Each month, Q&Q visits dingy watering holes, upscale cafés, and other haunts in search of the country’s most beloved book-launch venues
The Factory Reading Series is the cozy, down-to-earth heart of Ottawa’s vibrant poetry scene. Rob mclennan – poet/author/publisher and organizer of the city’s small press book fair – started the series 23 years ago. In 2008, it found a permanent residence at mclennan’s favourite watering hole and makeshift office, the Carleton Tavern.
With its half-timbered frame and stained-glass windows, the Carleton is a relic from a time when Ottawa’s chic Hintonburg neighbourhood was home to printers, foundries, and factories.
1. Established in 1935 by Harold Starr, an alumnus of both the NHL and CFL, the Carleton is one of the few taverns left in the city, says co-owner Simon Saikaley.
Saikaley says not much has changed in 80 years, aside from doing away with the segregated rooms for male and female patrons. There’s no real bar – just plain old draft taps and beer fridges stocked with quarts of Labatt 50. And whilebig-screen TVs are tucked into most corners, the main floor’s wood panelling, timber beams, tables, and chairs are all original.
The second floor, where the readings happen, used to be rooms for rent. It’s now a shrine to the local dart league: dartboards, trophies, and beer signs line the walls.
2. “It’s like hanging out in someone’s rec room,” says mclennan. Authors read over the whirring of an old fridge tucked behind the unstaffed snack counter, and as the night rolls on they compete with the classic rock band downstairs.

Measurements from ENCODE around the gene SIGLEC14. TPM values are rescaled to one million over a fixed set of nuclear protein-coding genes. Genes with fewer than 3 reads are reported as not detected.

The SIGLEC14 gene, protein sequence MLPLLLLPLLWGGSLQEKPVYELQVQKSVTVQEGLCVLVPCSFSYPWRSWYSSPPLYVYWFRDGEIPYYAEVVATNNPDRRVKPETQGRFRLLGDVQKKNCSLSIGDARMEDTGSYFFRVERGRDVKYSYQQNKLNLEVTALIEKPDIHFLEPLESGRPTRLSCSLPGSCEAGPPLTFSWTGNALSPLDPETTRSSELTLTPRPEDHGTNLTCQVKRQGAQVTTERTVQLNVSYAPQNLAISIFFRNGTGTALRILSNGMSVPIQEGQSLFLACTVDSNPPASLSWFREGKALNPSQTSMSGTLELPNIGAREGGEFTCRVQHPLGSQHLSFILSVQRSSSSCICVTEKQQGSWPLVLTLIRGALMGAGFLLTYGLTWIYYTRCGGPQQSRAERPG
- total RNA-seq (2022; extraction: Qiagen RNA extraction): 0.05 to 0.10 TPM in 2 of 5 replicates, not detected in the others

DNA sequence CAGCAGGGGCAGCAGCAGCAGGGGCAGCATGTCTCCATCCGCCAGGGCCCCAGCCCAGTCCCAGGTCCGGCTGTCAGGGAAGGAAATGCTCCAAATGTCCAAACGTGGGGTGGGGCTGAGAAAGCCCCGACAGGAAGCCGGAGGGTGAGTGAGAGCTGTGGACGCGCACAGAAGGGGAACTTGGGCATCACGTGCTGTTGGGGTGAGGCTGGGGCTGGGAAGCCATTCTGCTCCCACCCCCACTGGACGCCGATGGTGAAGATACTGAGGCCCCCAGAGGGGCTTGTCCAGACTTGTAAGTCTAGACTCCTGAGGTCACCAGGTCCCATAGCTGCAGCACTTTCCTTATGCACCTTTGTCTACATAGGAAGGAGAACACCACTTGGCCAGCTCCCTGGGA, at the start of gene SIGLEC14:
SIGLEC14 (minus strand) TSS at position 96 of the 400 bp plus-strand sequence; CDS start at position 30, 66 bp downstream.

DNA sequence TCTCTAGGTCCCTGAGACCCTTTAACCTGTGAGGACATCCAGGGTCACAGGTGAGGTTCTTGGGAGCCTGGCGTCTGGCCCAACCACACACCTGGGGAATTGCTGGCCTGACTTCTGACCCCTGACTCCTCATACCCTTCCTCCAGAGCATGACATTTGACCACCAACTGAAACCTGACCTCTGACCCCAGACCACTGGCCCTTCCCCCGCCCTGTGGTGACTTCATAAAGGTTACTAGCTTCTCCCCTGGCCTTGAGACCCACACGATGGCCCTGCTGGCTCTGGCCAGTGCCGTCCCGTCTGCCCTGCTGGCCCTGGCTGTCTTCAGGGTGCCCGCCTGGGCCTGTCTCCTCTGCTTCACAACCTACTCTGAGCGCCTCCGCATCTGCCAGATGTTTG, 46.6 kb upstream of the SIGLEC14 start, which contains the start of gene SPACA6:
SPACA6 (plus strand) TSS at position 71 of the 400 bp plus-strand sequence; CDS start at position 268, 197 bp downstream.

Local poet Brecken Hancock admits the venue has charmed her over time.
“A lot of other poetry series are held in galleries, or bookstores, or bars known for being artsy and hip. It’s pretty kitschy and down-home here,” she says. To hear Hancock describe it, the Factory series at the Carleton perfectly embodies the Ottawa poetry scene: unpretentious, inclusive, and supportive. “There’s a sense of camaraderie and loyalty,” she says.
3. Generally, mclennan doesn’t focus on getting “big names,” preferring to book innovative voices and emerging authors for that “important first feature,” he says. “That first time an author gets to say, ‘I’m on a marquee.’” (The Carleton is notably marquee-free, though a handwritten note taped to the door leading to the secondfloor alerts patrons to “Poetry upstairs.”)